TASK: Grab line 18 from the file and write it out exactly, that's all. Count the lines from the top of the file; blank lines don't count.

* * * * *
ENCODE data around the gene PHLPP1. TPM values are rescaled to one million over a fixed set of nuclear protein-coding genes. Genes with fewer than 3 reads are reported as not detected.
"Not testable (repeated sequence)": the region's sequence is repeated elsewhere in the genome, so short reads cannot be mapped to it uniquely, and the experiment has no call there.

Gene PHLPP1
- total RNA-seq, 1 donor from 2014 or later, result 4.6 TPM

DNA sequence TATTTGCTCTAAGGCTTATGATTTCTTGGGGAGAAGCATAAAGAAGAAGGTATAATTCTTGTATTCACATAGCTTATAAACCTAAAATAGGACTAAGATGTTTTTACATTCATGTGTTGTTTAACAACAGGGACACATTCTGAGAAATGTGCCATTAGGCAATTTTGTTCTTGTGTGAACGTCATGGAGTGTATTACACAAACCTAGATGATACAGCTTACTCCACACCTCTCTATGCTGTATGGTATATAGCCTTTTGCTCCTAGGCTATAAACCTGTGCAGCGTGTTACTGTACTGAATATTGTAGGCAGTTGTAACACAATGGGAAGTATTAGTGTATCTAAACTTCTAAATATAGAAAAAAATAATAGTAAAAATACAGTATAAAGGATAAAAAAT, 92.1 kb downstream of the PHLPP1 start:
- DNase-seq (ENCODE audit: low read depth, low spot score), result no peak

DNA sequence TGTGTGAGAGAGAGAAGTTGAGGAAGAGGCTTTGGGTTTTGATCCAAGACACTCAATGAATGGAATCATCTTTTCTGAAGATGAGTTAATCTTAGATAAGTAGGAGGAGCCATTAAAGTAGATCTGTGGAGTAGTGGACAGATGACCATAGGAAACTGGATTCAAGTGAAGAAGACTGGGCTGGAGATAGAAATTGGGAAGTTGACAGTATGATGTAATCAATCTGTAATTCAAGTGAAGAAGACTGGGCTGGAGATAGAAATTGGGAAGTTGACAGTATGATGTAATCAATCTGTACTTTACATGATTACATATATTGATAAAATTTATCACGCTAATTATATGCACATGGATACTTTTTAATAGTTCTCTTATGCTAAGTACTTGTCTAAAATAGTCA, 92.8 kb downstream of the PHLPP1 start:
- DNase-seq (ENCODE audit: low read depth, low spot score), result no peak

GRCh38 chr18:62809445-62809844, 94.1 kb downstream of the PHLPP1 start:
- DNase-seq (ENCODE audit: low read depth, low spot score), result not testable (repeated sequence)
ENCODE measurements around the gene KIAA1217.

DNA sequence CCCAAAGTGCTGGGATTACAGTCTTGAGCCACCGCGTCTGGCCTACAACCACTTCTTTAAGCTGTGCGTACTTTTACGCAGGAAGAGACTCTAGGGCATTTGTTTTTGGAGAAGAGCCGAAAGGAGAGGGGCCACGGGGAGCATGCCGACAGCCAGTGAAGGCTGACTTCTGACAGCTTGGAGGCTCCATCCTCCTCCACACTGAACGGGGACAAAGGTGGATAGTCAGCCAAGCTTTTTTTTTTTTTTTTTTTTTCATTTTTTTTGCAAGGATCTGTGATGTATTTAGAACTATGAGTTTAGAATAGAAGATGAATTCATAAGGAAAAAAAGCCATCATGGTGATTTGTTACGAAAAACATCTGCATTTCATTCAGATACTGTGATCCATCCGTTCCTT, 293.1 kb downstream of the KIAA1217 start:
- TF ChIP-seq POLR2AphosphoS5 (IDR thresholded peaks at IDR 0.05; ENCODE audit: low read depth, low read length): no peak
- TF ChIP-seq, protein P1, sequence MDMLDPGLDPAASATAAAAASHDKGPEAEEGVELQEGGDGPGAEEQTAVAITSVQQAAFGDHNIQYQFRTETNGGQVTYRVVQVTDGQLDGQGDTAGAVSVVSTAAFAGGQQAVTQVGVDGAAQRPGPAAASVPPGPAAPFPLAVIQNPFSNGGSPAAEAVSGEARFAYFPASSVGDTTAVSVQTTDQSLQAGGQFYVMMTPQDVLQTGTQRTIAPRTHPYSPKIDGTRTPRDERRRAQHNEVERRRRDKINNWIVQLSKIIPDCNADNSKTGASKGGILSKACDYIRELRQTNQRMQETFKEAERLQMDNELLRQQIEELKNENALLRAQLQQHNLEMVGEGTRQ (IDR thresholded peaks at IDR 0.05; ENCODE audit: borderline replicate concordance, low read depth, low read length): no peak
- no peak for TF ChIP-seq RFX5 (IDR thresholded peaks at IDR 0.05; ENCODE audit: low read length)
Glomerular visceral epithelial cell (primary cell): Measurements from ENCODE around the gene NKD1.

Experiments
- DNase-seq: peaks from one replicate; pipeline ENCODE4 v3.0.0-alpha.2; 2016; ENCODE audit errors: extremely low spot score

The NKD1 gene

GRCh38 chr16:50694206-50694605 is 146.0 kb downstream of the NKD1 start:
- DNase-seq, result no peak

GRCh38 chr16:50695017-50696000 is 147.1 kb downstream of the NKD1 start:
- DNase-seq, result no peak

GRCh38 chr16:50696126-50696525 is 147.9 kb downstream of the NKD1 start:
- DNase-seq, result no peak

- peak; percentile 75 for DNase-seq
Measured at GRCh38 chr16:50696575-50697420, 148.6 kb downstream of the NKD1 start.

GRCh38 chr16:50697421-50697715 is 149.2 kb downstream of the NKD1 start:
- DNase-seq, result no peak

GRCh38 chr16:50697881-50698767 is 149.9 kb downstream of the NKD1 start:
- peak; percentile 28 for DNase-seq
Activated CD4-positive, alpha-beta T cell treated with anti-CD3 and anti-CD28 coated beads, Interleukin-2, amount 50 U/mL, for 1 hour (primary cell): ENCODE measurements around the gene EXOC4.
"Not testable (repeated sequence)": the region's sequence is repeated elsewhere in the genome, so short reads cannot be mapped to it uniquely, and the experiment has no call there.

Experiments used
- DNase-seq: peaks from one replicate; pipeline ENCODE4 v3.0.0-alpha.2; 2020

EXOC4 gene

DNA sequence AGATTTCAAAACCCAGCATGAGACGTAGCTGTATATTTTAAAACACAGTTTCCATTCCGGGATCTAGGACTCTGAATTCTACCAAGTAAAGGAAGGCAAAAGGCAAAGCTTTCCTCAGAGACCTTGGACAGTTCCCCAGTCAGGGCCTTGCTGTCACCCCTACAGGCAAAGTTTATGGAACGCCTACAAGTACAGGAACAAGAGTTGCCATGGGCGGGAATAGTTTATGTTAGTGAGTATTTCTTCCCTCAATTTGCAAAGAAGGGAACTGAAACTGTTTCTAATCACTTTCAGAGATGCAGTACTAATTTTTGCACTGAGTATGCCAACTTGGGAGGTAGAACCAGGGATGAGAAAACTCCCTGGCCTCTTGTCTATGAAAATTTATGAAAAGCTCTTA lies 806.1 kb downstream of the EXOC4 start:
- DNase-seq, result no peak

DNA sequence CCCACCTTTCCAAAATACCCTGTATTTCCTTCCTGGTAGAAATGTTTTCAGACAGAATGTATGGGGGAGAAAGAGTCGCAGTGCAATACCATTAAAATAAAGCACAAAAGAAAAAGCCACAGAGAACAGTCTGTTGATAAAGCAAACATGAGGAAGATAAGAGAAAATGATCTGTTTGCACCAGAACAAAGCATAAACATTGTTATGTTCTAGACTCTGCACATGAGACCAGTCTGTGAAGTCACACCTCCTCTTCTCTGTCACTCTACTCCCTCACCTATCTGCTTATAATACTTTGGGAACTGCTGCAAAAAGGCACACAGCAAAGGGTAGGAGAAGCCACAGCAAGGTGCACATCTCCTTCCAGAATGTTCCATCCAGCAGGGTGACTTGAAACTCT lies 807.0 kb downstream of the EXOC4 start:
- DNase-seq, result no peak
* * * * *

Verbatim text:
- DNase-seq: peaks from one replicate; pipeline ENCODE4 v3.0.0-alpha.2; 2016; ENCODE audit errors: extremely low spot score